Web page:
At the IAQ Infrastructure Summit in Brisbane on Thursday last week, several participants lamented that Queensland was missing out on the benefits of so-called asset recycling that NSW and Victoria were expecting. The privatisation issue will not die in Queensland, and the current state of the debate is nicely set out in an article by the Courier-Mail’s State Political Editor Steven Wardill in today’s paper (pay-walled, sorry):
The article quotes me towards the end (see the extract below). For the record, I am supportive of privatisation, largely due to the substantial efficiency gains that have been demonstrated by numerous privatisations around the world since the 1980s. To me, the main issue is who will run particular assets most efficiently and productively. For the Queensland assets that have been proposed for privatisation in the past, I expect that would be the private sector.
The Government may lose a revenue stream, but this would be partly offset by a reduction in interest payments on government debt (if the proceeds were used to pay down debt), and the public would benefit from more efficiently run assets and lower prices for their services than otherwise. If the Government were to use privatisation proceeds to fund new infrastructure, such as a new road or tunnel, the new asset would yield benefits to the community, such as a reduction in travel times.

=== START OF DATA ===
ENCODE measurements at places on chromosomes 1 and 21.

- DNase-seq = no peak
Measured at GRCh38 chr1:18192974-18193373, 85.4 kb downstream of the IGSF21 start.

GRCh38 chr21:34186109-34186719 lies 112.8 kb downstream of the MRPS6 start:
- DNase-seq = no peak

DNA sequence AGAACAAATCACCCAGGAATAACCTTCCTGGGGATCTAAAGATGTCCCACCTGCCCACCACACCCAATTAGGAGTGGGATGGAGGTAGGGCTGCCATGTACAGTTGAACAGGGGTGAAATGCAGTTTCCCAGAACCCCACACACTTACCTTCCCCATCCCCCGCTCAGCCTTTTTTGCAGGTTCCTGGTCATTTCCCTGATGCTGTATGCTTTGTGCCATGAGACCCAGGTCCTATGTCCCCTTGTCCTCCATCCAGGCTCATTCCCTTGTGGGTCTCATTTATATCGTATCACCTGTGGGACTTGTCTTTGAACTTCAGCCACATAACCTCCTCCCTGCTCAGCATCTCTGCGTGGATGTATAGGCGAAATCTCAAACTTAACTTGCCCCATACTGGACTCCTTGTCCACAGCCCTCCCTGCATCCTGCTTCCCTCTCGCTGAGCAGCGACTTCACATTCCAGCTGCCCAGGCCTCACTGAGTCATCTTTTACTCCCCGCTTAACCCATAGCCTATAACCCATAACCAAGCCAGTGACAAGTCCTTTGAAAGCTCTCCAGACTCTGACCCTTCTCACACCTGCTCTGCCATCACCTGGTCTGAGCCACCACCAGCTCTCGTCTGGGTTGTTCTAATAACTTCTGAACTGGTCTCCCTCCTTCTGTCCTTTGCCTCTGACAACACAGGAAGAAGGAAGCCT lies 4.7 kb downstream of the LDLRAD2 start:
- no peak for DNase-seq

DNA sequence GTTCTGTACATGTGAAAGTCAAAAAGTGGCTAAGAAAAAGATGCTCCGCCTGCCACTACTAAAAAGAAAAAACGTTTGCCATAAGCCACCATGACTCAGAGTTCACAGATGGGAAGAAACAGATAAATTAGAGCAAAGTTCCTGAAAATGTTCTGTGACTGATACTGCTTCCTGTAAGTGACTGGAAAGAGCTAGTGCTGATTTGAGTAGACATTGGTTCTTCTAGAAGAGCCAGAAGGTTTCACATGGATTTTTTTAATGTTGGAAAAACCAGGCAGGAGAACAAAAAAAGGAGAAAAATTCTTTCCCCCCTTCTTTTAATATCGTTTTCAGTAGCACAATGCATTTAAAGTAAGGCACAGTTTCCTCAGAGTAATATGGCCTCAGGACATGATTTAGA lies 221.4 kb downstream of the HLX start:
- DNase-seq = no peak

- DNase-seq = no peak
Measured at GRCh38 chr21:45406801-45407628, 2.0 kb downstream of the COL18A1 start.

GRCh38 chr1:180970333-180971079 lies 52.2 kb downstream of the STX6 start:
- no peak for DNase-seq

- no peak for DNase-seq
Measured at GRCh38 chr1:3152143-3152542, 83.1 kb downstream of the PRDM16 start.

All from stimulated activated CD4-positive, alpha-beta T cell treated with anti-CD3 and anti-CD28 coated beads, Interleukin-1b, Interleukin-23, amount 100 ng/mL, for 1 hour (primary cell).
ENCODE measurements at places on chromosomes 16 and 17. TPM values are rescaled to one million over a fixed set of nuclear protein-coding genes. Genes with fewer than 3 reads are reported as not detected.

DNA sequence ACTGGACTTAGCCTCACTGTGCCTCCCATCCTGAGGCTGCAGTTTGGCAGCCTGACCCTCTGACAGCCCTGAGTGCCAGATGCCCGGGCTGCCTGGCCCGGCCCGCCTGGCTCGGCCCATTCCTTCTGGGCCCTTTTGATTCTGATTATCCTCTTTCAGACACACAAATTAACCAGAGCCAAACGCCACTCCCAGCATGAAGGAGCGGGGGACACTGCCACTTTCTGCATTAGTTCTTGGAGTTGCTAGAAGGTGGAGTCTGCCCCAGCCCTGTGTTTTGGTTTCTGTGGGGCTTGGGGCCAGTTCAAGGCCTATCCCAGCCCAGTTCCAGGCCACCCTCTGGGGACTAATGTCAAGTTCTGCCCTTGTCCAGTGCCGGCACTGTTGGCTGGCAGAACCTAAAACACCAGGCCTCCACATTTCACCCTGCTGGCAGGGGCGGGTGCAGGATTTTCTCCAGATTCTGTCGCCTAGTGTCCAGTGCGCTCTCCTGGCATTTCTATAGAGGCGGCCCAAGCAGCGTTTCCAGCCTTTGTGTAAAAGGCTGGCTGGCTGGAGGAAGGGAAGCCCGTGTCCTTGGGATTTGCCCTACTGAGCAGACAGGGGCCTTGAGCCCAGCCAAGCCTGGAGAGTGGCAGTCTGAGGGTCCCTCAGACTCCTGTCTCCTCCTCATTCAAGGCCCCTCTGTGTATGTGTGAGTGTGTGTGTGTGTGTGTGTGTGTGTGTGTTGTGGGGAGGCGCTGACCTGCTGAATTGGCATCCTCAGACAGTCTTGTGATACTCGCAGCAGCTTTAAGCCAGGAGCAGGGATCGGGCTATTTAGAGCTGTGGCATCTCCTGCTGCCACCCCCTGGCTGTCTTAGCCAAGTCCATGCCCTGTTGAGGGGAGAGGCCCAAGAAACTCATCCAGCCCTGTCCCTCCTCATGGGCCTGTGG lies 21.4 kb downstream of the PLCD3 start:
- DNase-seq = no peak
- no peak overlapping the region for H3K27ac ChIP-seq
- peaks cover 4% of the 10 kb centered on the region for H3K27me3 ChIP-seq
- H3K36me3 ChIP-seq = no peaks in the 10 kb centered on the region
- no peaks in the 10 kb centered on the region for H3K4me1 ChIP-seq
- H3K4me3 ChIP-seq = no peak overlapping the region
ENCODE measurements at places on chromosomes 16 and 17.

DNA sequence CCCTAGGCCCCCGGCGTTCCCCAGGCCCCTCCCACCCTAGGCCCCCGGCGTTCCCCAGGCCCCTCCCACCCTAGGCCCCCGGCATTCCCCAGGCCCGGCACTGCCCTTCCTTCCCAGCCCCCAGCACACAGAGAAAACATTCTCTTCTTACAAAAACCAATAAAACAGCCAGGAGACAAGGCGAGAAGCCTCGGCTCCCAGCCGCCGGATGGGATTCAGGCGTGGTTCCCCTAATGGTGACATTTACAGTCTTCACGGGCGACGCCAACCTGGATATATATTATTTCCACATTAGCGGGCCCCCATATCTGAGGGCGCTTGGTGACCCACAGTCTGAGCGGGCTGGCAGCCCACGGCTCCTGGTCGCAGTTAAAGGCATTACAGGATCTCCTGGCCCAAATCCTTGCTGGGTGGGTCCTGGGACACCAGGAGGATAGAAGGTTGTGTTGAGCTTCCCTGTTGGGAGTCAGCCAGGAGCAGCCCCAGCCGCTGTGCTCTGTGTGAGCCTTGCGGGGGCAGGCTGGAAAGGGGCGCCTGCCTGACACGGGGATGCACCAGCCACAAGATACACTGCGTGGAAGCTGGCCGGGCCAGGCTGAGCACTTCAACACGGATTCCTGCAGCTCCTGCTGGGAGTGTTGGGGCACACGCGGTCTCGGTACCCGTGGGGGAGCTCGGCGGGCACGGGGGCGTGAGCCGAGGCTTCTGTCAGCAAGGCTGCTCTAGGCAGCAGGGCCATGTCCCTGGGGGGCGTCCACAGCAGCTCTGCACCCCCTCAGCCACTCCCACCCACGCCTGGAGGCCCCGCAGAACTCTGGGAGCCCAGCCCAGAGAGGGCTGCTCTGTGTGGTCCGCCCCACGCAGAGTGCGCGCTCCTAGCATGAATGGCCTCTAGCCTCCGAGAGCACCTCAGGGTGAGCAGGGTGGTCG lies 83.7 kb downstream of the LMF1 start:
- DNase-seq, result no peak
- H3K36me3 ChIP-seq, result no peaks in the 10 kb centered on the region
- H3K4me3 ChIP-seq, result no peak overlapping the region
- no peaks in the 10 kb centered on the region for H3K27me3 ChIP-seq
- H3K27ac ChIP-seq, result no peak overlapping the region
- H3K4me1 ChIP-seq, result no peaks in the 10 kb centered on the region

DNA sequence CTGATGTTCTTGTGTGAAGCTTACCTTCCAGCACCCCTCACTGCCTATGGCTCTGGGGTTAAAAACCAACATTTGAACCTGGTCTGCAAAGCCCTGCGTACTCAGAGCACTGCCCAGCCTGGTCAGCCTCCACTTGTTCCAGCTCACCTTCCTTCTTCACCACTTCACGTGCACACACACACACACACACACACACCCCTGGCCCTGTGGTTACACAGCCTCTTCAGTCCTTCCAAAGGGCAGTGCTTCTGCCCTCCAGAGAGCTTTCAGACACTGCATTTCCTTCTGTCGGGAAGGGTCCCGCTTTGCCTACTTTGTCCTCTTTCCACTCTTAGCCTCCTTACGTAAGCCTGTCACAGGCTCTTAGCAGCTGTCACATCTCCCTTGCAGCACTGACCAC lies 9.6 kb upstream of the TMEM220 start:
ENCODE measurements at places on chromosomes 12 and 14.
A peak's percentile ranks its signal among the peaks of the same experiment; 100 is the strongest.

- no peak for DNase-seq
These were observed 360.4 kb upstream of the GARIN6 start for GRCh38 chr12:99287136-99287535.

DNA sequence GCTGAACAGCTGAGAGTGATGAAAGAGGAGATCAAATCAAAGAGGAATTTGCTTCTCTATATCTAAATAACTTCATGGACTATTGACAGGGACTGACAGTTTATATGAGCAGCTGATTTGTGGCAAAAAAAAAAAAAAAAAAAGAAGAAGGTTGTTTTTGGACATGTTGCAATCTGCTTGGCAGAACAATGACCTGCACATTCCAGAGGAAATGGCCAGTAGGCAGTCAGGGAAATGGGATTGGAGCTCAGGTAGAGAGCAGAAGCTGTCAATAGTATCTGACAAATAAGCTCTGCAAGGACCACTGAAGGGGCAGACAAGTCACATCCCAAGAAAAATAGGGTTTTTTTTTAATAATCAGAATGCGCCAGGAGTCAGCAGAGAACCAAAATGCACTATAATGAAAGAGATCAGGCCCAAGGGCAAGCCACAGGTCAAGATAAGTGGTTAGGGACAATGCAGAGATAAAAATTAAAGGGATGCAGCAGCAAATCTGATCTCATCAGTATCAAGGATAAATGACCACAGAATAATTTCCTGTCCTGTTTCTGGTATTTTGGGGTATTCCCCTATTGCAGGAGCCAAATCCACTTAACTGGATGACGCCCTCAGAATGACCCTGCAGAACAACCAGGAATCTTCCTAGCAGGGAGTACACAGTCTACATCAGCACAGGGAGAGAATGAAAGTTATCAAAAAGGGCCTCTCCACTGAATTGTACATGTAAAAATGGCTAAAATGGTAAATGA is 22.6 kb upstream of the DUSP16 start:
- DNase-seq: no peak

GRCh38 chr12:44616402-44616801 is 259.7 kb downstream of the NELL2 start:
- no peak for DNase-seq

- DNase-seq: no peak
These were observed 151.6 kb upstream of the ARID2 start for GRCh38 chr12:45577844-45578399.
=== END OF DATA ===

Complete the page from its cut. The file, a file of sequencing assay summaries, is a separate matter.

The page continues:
Here is an extract from today’s Courier-Mail (p. 53) with my comments:
Economist Gene Tunny says while the income argument to keeping assets makes sense, what happens when they’re not profitable anymore?
“By owning those assets the Government is assuming the risk,” Tunney says. “However, in the future, these assets might not generate these returns and they’re left holding stranded assets.”
The whole argument – whether you’re for or against – comes down to the question of what you expect governments to do.
In Tunny’s view, whether to sell or not should be viewed through what is in the best interests of the broader economy rather than just the government’s balance sheet.
The assets are still part of the economy and potentially run more efficiently while the State could reduce debt and tackle other, sometimes more intangible, issues in its bailiwick.
“You could be saving money on the debt repayments or buying something else,” Tunny says.
“It may not show up as a revenue stream in the Budget but it could, for instance, improve travel times.”